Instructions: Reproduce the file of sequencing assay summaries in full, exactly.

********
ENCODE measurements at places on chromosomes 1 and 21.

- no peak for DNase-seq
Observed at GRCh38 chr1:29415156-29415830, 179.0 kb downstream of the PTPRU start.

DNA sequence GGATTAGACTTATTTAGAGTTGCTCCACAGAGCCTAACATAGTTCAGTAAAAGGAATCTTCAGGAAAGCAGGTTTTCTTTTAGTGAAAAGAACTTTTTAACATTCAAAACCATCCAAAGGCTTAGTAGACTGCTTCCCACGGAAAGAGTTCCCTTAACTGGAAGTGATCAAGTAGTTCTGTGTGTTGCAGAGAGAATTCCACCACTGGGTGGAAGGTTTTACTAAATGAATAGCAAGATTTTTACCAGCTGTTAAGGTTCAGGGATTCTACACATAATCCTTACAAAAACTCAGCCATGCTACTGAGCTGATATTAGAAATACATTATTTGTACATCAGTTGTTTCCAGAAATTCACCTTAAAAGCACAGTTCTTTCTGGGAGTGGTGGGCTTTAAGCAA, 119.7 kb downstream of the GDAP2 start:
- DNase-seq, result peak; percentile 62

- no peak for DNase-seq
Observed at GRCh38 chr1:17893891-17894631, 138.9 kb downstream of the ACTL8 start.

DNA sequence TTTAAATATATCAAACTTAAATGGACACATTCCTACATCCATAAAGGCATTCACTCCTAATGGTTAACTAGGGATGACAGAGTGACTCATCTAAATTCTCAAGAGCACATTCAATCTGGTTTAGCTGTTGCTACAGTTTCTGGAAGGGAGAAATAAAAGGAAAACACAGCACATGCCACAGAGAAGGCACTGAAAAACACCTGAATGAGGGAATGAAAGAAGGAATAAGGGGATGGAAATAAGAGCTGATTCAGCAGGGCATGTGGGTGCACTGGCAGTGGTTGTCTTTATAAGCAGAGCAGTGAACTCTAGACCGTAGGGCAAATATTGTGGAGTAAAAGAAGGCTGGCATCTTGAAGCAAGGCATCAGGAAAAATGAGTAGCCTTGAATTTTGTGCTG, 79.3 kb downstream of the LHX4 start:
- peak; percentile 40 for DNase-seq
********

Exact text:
ENCODE measurements at places on chromosomes 1 and 21.

- no peak for DNase-seq
Observed at GRCh38 chr1:29415156-29415830, 179.0 kb downstream of the PTPRU start.

DNA sequence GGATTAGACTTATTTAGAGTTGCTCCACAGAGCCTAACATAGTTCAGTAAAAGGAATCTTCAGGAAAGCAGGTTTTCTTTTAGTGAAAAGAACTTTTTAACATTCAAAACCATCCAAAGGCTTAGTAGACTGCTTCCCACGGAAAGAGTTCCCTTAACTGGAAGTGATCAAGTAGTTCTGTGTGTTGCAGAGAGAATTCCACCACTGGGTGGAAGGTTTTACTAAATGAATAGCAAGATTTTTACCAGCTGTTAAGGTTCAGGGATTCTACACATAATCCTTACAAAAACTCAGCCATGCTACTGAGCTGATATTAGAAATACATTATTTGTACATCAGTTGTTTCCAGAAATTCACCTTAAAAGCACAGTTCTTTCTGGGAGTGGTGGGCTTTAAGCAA, 119.7 kb downstream of the GDAP2 start:
- DNase-seq, result peak; percentile 62

- no peak for DNase-seq
Observed at GRCh38 chr1:17893891-17894631, 138.9 kb downstream of the ACTL8 start.

DNA sequence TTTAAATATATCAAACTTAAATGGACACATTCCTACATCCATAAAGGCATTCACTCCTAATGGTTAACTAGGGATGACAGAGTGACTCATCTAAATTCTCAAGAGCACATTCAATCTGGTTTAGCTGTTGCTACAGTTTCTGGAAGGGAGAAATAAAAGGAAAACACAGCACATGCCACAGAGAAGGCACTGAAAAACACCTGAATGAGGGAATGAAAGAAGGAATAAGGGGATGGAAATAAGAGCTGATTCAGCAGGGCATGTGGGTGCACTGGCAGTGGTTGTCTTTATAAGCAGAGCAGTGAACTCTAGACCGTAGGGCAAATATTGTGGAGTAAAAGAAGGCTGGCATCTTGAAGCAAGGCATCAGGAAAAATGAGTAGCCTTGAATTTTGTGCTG, 79.3 kb downstream of the LHX4 start:
- peak; percentile 40 for DNase-seq